So a number of pension funds - the people who actually own the assets that are being invested - have asked that the FRC encourage asset managers to allow asset managers to vote in pooled funds by promoting this in the Stewardship Code. Essentially asset owners want help in removing a market impediment to being more active.

The FRC has said no.

While no regulatory or legal impediments were identified that prevent managers providing such a facility in response to client demand, a number of concerns were noted: the process is highly manual and could not easily be scaled-up in its current form; splitting the vote attributed to asset managers’ control may make it harder for managers to engage credibly with companies; and companies reported concern that it would lead to increased fragmentation of their register and make engagement more difficult. It was noted that owners that wish to direct their own votes already have the option of using a segregated fund.
On balance the FRC considers that this issue should not be addressed in the Stewardship Code. The FRC encourages asset owners that wish to explore the option of directed voting to discuss this with their managers and/or investment consultants at an early stage when letting a new mandate and choosing the type of account they hold, and would encourage those managers that offer this facility to indicate the fact when reporting on their stewardship policies under the Code. In addition, the NAPF’s Stewardship Disclosure Framework explicitly invites managers to disclose whether they offer this facility. 

Let's take this is stages. First, the FRC acknowledges that there is no technical reason why asset managers cannot offer this facility to asset owners. That means we have to take each of the arguments for or against promoting asset owner voting in pooled funds on their own merits.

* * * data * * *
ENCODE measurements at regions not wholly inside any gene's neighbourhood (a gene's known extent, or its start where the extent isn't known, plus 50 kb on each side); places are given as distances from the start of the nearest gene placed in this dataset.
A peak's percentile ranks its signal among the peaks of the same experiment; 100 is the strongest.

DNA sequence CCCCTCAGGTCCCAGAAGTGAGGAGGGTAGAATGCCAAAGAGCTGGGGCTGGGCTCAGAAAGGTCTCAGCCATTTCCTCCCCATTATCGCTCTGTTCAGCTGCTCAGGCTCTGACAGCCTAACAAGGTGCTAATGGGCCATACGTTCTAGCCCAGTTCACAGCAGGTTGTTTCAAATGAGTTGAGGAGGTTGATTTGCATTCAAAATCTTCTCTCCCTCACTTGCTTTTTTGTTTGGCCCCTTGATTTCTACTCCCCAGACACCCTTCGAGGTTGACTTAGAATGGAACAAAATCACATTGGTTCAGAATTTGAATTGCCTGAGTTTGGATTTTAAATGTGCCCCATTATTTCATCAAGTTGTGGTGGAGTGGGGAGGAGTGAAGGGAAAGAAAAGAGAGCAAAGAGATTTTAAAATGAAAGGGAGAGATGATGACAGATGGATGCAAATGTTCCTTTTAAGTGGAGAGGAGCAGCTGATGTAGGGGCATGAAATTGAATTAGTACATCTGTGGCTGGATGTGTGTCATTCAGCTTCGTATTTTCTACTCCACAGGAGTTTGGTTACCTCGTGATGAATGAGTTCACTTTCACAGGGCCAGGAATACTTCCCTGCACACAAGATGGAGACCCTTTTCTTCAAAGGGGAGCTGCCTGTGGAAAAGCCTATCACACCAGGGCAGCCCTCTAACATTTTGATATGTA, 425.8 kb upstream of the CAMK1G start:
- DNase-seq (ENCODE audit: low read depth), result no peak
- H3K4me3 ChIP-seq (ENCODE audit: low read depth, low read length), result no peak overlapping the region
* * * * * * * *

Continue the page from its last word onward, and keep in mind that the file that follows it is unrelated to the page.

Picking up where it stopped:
So here are the arguments FOR such a change provided in the report -

er... none.

Now, we know that people have made arguments in favour, because that's why the FRC held meetings on the subject. But in its report on this issue it doesn't mention a single one of them. The only arguments that are reported are those made against. This might strike you as a little bit biased.

So what are the arguments against?

the process is highly manual and could not easily be scaled-up in its current form; 

Asset managers don't want to do it because it's a lot of hassle.

splitting the vote attributed to asset managers’ control may make it harder for managers to engage credibly with companies; and companies reported concern that it would lead to increased fragmentation of their register and make engagement more difficult. 

These arguments are essentially two sides of the same coin. Allowing asset owners to vote would add an extra voice into the engagement process, which could make it more difficult for both asset managers and issuers. Note, though, that this argument, put by either side, is not specific to pooled funds, it's equally true of voting in a segregated mandate. So it's not actually an argument against voting in pooled funds, it's an argument against asset owners voting! (I'm sure that's not how the FRC intend it to appear).

So the main argument used against promoting asset owner voting in pooled funds is that it is a lot of hassle for asset managers to put into practice. I can't help feeling this falls a long way short of convincing. 

If you're an asset owner, I would draw your attention to the names of some of those asset owners which lobbied for the FRC to promote their right to vote in pooled funds - 


This is a group of the largest and most asset active asset owners in the UK. Yet even all of them arguing for a minor tweak to a 'comply or explain' Code couldn't convince the FRC. It's hard not to see this as the FRC giving in to the asset management industry, and through its weakness failing to help enfranchise some of our largest asset owners.

PS. It would be churlish of me to note that some of those investors pushing the issue of voting in pooled funds have also been very critical of IFRS and, increasingly, the FRC. So I won't.